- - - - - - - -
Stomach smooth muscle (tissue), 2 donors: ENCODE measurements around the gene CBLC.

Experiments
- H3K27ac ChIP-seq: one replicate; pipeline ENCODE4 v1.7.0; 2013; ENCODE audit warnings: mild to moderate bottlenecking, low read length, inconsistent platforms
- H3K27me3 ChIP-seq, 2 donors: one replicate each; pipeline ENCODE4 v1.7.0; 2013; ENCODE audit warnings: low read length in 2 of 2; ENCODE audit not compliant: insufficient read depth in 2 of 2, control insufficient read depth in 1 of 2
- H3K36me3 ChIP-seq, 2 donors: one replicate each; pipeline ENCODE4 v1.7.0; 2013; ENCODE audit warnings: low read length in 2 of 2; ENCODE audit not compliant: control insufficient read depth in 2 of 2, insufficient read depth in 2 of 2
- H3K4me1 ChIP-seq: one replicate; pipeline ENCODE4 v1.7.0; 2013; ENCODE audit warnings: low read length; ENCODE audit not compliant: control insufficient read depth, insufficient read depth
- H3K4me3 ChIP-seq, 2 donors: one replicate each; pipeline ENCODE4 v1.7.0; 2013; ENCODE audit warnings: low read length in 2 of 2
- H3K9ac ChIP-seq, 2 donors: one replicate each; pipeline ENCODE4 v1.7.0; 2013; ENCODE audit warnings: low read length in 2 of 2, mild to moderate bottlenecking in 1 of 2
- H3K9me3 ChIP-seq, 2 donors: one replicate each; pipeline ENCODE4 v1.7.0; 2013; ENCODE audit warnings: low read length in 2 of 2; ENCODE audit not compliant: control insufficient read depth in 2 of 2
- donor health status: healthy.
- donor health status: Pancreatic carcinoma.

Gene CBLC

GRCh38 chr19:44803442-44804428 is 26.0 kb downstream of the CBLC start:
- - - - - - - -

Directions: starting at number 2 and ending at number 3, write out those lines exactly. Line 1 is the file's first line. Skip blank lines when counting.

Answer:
Experiments
- H3K27ac ChIP-seq: one replicate; pipeline ENCODE4 v1.7.0; 2013; ENCODE audit warnings: mild to moderate bottlenecking, low read length, inconsistent platforms